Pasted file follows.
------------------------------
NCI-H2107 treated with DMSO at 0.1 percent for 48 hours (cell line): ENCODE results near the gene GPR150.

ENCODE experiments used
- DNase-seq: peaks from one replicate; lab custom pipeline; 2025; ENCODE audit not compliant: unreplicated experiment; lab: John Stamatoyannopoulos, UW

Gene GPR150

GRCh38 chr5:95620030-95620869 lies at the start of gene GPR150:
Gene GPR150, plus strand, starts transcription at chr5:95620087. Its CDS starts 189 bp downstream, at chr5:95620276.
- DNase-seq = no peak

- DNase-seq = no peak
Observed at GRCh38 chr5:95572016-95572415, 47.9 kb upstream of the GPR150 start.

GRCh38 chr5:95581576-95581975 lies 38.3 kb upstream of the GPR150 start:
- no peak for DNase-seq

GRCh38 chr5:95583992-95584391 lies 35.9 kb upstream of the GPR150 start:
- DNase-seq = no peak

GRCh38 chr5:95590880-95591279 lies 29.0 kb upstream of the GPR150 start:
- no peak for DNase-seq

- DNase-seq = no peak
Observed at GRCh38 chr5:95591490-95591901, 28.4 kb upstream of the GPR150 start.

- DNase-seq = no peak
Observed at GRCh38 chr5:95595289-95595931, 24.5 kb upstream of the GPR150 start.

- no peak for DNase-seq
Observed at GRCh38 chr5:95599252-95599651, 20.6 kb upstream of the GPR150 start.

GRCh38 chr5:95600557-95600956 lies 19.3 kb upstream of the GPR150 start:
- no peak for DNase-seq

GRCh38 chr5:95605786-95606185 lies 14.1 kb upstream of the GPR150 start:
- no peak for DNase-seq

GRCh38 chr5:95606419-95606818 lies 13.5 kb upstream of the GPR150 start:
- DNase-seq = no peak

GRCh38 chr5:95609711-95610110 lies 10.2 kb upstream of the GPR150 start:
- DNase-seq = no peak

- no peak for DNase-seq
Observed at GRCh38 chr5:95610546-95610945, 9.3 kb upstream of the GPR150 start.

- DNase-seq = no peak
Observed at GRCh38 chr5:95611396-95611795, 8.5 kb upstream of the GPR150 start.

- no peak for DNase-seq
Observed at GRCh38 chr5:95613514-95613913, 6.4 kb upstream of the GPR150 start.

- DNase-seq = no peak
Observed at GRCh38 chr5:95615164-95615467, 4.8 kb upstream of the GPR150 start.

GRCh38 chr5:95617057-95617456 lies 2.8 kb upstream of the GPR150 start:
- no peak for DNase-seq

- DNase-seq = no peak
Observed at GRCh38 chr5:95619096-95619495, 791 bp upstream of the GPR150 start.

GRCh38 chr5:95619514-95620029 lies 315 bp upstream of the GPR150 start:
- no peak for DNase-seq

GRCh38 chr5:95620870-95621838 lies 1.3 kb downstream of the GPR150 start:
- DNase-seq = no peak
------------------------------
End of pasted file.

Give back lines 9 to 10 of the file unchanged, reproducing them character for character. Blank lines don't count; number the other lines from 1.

Observed at GRCh38 chr5:95572016-95572415, 47.9 kb upstream of the GPR150 start.

GRCh38 chr5:95581576-95581975 lies 38.3 kb upstream of the GPR150 start: